A year later, his tone had altered. In Liberty, he explained, “We intend no disrespect to God as an ideal that an individual may hold dear provided such God assumes no authority over others…. It is God the office-seeker and office-holder with whom we take issue.” He opposed the sort of religion that sought to impose its authority through law and political office. When divorced from the State, however, Tucker conceded that personal religion could be a
benevolent factor. For example, if the principle of brotherly love were consistently applied, then it would result in a crime-free society based on cooperation. But to enforce brotherly love by law
would be a contradiction in terms – “the utter denial…a perversion of the word ‘love’.”
By contrast, the State could never operate along the principle of brotherly love. In his collection of essays entitled Instead of a Book, Tucker explained the primary feature of the State; “[t]he anarchist defines government as invasion nothing more or less.” (Tucker used the word “government” interchangeably with “the State.”) Its secondary feature was territoriality, “the assumption of authority over a given area and all within it, exercised generally for the double purpose of more complete oppression of its subjects and extension of its boundaries.” A State claimed a monopoly of force and of jurisdiction over a given territory; for example, it flexed a monopoly over the resolution of disputes through a police and a court system. Tucker considered such ‘protections’ to be outright invasions of person and property.
A Church, however, could operate without violating rights. Therefore, unlike some other individualist anarchists, Tucker did not denounce the mere act of joining a Church nor the acceptance of religion as a personal code. His conditional tolerance toward Churches was not based upon whether their doctrines were true, but upon whether those doctrines were enforced.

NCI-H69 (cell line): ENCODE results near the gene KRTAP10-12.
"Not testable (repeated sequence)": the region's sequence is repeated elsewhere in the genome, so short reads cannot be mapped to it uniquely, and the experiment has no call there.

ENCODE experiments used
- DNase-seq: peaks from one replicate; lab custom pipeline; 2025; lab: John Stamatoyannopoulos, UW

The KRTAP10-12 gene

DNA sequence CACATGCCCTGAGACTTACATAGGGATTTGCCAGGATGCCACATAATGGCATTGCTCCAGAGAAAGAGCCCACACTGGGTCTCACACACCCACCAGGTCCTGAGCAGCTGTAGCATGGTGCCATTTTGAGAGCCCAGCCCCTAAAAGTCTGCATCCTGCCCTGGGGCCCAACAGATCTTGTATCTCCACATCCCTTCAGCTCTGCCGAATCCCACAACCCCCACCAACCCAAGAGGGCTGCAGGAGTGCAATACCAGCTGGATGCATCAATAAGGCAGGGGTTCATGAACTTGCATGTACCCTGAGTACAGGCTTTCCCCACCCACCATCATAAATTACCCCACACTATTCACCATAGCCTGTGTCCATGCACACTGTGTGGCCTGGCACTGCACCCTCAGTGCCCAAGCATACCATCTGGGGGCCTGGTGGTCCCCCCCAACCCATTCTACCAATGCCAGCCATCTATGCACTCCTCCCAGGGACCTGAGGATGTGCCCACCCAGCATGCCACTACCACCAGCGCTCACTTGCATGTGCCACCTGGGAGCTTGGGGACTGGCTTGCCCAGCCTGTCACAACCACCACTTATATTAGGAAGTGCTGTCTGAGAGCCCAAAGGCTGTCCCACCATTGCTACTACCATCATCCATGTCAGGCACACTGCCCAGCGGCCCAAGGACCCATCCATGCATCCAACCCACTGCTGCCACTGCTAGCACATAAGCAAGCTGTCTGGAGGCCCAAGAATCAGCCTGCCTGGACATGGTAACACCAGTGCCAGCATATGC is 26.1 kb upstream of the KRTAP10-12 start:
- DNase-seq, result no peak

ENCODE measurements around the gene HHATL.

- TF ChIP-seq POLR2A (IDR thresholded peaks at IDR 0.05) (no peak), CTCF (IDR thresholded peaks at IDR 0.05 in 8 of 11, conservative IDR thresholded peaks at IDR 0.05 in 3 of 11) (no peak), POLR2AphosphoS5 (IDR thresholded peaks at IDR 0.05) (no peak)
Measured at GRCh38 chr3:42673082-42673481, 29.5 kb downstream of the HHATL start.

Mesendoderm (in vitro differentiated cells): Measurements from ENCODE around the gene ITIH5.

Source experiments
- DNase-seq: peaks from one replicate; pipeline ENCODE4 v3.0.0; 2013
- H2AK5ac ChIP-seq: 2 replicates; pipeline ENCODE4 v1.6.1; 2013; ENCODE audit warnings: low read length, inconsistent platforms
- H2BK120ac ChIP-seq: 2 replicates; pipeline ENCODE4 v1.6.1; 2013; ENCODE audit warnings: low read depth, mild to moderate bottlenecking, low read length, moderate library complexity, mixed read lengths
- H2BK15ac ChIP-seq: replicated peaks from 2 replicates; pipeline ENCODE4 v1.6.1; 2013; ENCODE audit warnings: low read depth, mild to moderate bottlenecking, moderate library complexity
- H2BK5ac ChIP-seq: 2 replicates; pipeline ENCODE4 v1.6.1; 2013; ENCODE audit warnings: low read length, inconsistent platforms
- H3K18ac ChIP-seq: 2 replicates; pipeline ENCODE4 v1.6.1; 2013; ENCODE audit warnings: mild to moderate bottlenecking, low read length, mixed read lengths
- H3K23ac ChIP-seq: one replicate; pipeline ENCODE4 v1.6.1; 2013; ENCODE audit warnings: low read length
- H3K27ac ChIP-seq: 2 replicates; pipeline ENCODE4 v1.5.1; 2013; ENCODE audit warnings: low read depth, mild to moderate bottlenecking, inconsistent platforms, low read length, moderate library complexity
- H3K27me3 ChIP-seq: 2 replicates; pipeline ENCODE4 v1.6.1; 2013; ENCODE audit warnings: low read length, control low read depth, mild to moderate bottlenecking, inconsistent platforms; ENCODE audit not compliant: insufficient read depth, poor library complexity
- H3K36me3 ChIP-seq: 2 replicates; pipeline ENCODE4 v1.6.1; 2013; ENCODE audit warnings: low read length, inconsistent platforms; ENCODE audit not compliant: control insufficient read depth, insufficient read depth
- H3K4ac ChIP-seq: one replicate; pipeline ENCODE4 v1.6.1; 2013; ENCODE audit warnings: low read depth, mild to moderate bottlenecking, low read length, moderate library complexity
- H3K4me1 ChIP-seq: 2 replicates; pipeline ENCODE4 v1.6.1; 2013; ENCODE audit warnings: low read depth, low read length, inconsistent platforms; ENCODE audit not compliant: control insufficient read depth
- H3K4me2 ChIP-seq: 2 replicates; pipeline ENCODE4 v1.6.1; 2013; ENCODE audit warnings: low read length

For years I have embraced Tucker’s approach and viewed the active scorn with which many libertarians and anarchists view any religious belief to be a waste of time. I see no contradiction in being an anarchist and a Quaker, a Unitarian, or Presbyterian. The only relevant political question is whether the beliefs are being imposed. Interestingly, Tucker himself turned against former freethought mentors when he though they were seeking to impose moral standards upon religionists. For example, the Boston Investigator’s conservative editor Horace Seaver refused to extend religious freedom to Mormons on the issue of polygamy. A hostile exchange with Tucker ensued. Seaver predictably accused him of advocating polygamy (he didn’t); Tucker called Seaver a peevish old man.
Religion and liberty are not intrinsic enemies. Historically, in many fights for personal freedom, they have been good companions. The point at which the two part company is the same one at which Tucker parted with free-thinker Seaver: when liberty is being denied. Otherwise libertarianism and individualist anarchism is strengthened by showing tolerance if not respect to non-violent religions like Quakerism.